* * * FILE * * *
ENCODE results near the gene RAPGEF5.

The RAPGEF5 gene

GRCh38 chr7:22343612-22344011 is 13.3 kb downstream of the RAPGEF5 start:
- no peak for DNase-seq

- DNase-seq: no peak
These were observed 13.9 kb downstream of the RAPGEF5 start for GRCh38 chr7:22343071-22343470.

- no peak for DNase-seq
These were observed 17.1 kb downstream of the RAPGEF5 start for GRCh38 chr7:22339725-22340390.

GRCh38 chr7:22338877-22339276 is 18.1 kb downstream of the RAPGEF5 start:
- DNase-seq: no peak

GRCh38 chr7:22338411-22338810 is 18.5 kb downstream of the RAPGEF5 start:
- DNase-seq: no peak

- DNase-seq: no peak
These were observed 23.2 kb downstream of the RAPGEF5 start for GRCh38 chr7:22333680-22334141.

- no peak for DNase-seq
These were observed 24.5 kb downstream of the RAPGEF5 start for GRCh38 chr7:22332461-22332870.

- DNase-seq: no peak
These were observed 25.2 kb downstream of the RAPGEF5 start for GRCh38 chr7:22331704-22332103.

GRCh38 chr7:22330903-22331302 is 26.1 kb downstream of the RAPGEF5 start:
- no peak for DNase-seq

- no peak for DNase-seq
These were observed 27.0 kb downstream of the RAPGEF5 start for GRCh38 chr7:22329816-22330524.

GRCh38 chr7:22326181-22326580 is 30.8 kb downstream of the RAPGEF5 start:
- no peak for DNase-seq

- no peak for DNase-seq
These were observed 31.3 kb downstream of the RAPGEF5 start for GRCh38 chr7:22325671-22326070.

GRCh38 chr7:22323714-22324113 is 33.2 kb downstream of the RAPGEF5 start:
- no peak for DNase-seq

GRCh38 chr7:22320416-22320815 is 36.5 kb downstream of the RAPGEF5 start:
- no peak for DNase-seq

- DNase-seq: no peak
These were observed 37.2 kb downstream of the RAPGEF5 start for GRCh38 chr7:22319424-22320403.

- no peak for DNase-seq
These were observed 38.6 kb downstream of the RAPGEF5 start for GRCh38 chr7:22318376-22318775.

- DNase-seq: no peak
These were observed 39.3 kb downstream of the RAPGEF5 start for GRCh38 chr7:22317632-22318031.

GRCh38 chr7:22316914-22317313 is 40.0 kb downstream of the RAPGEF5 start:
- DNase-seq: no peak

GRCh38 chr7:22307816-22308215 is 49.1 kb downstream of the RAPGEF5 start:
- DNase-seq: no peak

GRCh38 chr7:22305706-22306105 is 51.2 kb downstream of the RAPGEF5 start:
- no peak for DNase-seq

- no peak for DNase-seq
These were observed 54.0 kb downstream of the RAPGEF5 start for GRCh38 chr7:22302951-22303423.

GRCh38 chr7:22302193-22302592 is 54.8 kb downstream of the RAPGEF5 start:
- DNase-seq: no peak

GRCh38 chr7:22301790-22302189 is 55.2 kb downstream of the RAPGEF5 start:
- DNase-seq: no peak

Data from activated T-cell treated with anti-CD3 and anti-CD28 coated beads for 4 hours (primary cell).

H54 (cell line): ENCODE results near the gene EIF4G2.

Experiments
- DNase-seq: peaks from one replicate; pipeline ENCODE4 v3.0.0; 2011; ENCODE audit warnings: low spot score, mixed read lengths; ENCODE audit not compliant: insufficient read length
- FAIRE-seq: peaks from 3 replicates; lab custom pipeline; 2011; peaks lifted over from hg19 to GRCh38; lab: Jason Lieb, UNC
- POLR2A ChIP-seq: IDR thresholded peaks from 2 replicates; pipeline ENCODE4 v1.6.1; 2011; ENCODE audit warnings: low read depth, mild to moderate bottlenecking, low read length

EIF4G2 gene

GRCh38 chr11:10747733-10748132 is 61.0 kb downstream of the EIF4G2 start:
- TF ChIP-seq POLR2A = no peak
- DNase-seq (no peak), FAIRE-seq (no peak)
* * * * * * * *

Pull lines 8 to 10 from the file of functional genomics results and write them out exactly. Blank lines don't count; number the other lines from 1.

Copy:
These were observed 17.1 kb downstream of the RAPGEF5 start for GRCh38 chr7:22339725-22340390.

GRCh38 chr7:22338877-22339276 is 18.1 kb downstream of the RAPGEF5 start:
- DNase-seq: no peak